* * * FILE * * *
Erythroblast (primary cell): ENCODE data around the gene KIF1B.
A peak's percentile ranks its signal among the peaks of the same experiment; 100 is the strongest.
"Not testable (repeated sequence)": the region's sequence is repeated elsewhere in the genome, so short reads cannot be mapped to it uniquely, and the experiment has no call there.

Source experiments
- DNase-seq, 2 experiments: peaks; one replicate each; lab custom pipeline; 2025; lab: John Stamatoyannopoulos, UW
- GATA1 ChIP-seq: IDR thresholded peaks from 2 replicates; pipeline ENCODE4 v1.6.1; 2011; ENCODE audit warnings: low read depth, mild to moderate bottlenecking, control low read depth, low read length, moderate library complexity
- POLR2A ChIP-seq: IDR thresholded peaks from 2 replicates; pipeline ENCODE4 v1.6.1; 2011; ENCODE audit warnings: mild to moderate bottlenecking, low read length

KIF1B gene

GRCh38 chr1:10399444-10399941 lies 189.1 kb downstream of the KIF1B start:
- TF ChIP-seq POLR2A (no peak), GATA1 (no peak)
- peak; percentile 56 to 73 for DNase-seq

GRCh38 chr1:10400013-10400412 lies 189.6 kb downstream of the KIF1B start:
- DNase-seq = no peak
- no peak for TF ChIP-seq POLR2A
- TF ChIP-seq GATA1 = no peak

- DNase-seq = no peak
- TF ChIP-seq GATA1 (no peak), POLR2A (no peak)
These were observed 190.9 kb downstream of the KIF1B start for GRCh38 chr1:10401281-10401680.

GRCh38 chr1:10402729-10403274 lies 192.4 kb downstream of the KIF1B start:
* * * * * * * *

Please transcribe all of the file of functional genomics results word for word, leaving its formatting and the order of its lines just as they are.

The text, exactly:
Erythroblast (primary cell): ENCODE data around the gene KIF1B.
A peak's percentile ranks its signal among the peaks of the same experiment; 100 is the strongest.
"Not testable (repeated sequence)": the region's sequence is repeated elsewhere in the genome, so short reads cannot be mapped to it uniquely, and the experiment has no call there.

Source experiments
- DNase-seq, 2 experiments: peaks; one replicate each; lab custom pipeline; 2025; lab: John Stamatoyannopoulos, UW
- GATA1 ChIP-seq: IDR thresholded peaks from 2 replicates; pipeline ENCODE4 v1.6.1; 2011; ENCODE audit warnings: low read depth, mild to moderate bottlenecking, control low read depth, low read length, moderate library complexity
- POLR2A ChIP-seq: IDR thresholded peaks from 2 replicates; pipeline ENCODE4 v1.6.1; 2011; ENCODE audit warnings: mild to moderate bottlenecking, low read length

KIF1B gene

GRCh38 chr1:10399444-10399941 lies 189.1 kb downstream of the KIF1B start:
- TF ChIP-seq POLR2A (no peak), GATA1 (no peak)
- peak; percentile 56 to 73 for DNase-seq

GRCh38 chr1:10400013-10400412 lies 189.6 kb downstream of the KIF1B start:
- DNase-seq = no peak
- no peak for TF ChIP-seq POLR2A
- TF ChIP-seq GATA1 = no peak

- DNase-seq = no peak
- TF ChIP-seq GATA1 (no peak), POLR2A (no peak)
These were observed 190.9 kb downstream of the KIF1B start for GRCh38 chr1:10401281-10401680.

GRCh38 chr1:10402729-10403274 lies 192.4 kb downstream of the KIF1B start: